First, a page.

Also facing off against the FF were the alien shapechangers the Skrulls, who impersonated and framed the team in an early issue. Then there was the Puppet Master, the twisted sculptor who uses his radioactive clay to craft miniature duplicates that allow him to control the minds of others, and whose blind stepdaughter Alicia would soon become the sole joy in Ben Grimm’s life.
Reed’s discovery of the Negative Zone, a weird dimension accessible only through a portal in Reed’s lab, would set the team at odds with would-be conquerors Blastaar, who could generate massive destructive power through his fingertips, and Annihilus, a cosmic mass murderer obsessed with preserving his own life at all costs, with the help of the massively powerful Cosmic Control Rod. There was also the Inhumans, a heretofore undiscovered race of superhumans living in hiding in the Himalayan mountains of Tibet, one of whom, the elemental Crystal, fell in love with Johnny Storm.
Probably the most famous FF adventure is the legendary “Galactus Trilogy” from FF #48-50, but we’ll be going into that in more depth in our discussion of the Silver Surfer in a few weeks, so let’s just set that aside for now, save to mention that it’s probably the best continued story of Lee and Kirby’s entire FF run.
But none of Lee and Kirby’s FF creations can measure up to what is most likely the single best comic-book villain ever created: Doctor Doom.
What’s so great about Doctor Doom?
Unlike most previous comic-book villains, who were just evil for evil’s sake, Doctor Doom was as much a fully realized character as any of the heroes, with motivations you could sympathize with and faults you could identify with.
Although Doom first appeared in FANTASTIC FOUR #5 (which featured a hilarious adventure of Reed, Johnny and Ben posing as pirates in the 17th century, and which unveiled the stunning revelation that the legendary pirate Blackbeard was actually none other than Ben Grimm himself), the character’s true defining moment came in 1964’s FANTASTIC FOUR ANNUAL #2, in which we learn “The Fantastic Origin of Doctor Doom!”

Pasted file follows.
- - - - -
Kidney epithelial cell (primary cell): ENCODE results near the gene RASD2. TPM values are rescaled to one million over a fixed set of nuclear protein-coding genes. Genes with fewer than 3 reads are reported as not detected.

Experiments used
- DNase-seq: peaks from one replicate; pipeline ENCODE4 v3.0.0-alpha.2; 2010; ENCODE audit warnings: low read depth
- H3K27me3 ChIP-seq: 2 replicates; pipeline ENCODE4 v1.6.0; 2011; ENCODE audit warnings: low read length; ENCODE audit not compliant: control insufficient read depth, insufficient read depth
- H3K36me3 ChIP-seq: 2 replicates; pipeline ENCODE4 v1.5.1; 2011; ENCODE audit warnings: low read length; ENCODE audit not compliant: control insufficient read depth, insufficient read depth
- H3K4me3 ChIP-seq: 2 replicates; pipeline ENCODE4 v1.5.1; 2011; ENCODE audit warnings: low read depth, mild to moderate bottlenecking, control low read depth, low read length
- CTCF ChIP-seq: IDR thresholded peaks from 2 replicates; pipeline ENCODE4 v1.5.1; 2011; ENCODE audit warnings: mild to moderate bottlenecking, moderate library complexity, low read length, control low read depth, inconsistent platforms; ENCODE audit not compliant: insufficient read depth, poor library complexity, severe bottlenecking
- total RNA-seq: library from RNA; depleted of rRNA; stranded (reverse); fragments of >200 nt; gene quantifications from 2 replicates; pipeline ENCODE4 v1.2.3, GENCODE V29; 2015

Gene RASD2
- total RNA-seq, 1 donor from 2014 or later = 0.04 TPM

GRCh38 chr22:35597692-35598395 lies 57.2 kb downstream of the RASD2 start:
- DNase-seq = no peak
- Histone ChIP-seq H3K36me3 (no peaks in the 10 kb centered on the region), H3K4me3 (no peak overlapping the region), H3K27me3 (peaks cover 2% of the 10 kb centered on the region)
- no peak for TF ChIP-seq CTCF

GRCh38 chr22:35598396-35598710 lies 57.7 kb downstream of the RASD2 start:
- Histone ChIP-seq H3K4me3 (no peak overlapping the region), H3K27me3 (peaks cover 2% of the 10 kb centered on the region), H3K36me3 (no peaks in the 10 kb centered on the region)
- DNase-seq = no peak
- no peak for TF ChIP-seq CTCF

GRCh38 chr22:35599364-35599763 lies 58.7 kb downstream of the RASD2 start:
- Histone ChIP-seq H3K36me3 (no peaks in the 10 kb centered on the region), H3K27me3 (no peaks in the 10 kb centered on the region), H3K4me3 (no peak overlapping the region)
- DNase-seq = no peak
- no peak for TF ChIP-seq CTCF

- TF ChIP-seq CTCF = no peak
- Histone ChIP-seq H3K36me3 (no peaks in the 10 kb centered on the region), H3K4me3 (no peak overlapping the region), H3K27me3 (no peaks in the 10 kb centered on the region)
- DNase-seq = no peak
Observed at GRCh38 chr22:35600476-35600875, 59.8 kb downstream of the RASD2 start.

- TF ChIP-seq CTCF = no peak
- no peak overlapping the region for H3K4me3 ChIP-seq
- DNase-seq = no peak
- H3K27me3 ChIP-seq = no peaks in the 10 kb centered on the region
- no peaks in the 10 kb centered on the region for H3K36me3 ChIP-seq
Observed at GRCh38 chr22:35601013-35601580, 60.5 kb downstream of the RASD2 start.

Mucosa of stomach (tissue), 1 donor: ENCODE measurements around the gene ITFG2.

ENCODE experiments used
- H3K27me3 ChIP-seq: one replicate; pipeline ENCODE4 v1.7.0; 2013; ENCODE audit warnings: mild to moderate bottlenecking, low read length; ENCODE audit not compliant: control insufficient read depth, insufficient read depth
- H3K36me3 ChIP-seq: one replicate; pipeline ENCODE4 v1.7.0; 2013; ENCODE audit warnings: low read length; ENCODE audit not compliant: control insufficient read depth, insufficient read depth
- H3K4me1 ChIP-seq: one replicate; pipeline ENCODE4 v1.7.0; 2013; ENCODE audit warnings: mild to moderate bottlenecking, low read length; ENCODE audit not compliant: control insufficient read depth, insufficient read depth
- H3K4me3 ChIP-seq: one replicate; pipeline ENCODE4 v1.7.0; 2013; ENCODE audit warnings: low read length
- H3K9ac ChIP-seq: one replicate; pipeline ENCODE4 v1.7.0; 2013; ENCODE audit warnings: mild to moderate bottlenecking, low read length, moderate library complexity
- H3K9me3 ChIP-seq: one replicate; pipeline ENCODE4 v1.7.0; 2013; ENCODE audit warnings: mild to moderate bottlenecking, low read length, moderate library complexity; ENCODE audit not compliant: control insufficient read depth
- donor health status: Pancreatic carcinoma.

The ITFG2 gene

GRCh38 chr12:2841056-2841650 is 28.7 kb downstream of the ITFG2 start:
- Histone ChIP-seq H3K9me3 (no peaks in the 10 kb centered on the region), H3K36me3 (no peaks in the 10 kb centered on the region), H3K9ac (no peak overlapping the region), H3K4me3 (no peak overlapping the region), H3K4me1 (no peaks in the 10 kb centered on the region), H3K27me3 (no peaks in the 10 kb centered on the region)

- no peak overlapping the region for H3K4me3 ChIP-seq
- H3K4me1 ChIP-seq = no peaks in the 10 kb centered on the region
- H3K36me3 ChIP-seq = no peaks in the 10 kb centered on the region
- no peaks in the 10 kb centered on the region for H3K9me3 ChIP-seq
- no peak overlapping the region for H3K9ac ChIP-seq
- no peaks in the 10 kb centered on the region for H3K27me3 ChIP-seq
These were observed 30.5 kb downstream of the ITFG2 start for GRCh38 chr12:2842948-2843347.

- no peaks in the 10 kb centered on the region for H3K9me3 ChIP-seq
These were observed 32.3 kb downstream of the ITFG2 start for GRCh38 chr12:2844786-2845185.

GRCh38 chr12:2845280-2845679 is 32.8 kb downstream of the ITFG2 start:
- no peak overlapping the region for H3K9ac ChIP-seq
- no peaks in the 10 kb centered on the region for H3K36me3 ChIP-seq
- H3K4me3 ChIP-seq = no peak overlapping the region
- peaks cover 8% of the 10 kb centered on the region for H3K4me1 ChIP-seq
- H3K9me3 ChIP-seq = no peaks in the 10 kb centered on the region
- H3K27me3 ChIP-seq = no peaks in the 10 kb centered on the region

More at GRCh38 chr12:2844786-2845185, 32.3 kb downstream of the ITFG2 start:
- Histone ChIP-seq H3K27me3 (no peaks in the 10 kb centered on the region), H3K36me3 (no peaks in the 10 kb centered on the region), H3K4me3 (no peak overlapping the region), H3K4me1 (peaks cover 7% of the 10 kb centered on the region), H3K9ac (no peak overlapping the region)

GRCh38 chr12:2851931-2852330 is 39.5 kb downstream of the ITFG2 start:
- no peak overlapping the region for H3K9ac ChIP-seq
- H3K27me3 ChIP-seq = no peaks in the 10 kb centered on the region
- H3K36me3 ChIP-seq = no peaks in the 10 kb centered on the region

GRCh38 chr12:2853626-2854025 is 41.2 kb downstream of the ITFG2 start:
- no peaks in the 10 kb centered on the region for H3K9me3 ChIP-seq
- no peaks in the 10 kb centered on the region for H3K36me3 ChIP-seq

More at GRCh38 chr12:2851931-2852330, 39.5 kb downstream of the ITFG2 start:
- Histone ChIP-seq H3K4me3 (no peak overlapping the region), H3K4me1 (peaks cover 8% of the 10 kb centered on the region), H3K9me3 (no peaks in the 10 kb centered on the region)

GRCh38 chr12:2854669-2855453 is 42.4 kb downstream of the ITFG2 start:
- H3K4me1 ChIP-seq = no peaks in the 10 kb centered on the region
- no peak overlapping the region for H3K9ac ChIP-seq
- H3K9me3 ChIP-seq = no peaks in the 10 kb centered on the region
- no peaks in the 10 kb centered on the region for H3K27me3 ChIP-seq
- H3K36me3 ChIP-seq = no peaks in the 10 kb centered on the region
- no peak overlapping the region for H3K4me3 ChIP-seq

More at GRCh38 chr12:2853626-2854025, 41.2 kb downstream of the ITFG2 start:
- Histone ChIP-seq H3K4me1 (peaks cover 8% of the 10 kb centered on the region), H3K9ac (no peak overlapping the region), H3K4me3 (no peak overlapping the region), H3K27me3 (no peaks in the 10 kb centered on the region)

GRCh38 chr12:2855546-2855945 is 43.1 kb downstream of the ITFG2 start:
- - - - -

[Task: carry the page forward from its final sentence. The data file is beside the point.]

Victor Von Doom was born the child of gypsies in the eastern European country of Latveria, his father a gypsy healer who was marked for death by a local baron. His father died trying to save Victor from the Baron’s wrath, and after his death Victor discovered that his late mother had been a sorceress, and quickly embraced the black arts, combining them with his own scientific genius to fleece riches from the upper-class aristocrats, and giving all the money to the poor. Eventually, word of the unstoppable young gypsy genius spread to the West, and Von Doom is offered a scientific scholarship to an American university. Von Doom accepts, in order to have access to the latest equipment and resources. There he meets fellow scholarship student Reed Richards, and rebuffs Richards’ friendly offer to room together. With Von Doom’s refusal, Richards then meets his new roommate, “Touchdown King” Ben Grimm.
Obsessed with his work, Von Doom builds a massive device designed to breach the netherworld and allow him to contact the spirit of his mother. Wandering past Von Doom’s room, Richards eyeballs his plans for the device and notices that some of his calculations are off by a few decimals. Richards tries to warn him, but Von Doom will have none of it, and haughtily shows Richards the door.
When Von Doom throws the switch, the device explodes, disfiguring his face.
Von Doom leaves the university and wanders Tibet, seeking “forbidden secrets of black magic and sorcery.” There Von Doom is taken in by a mysterious order of monks who teach him “ancient secrets and lore,” and help him create his infamous armored suit and mask, behind which he hides his disfigured face from the world.
From there, Doctor Doom set off to conquer, first seizing control of his home nation of Latveria, and then making plans for the rest of the world as well.
Doom, both here and in later stories, has real motivations and foibles. He wants to rule the world, but his reign over Latveria is shown as a benevolent dictatorship, with his subjects devoted to his rule, and Doom in turn devoted to their care.
He wants to retrieve his mother’s soul from torment, and he’s bitterly jealous of Richards’s genius, exemplified in the single moment when Richards was right and Doom was wrong, with his scarred face as a perpetual reminder.
I was lucky enough to meet Jack Kirby before he passed away, and got the chance to listen to him talk about some of his characters at length. His conception of Doom was that the explosion at the university had only left Doom with a single, minute scar across his left cheek, but that this single imperfection of his handsome face was intolerable, and Doom would rather hide his features behind the stifling iron mask than show his imperfection to the world. A brilliant take on Doom’s character, and one I’d never before considered.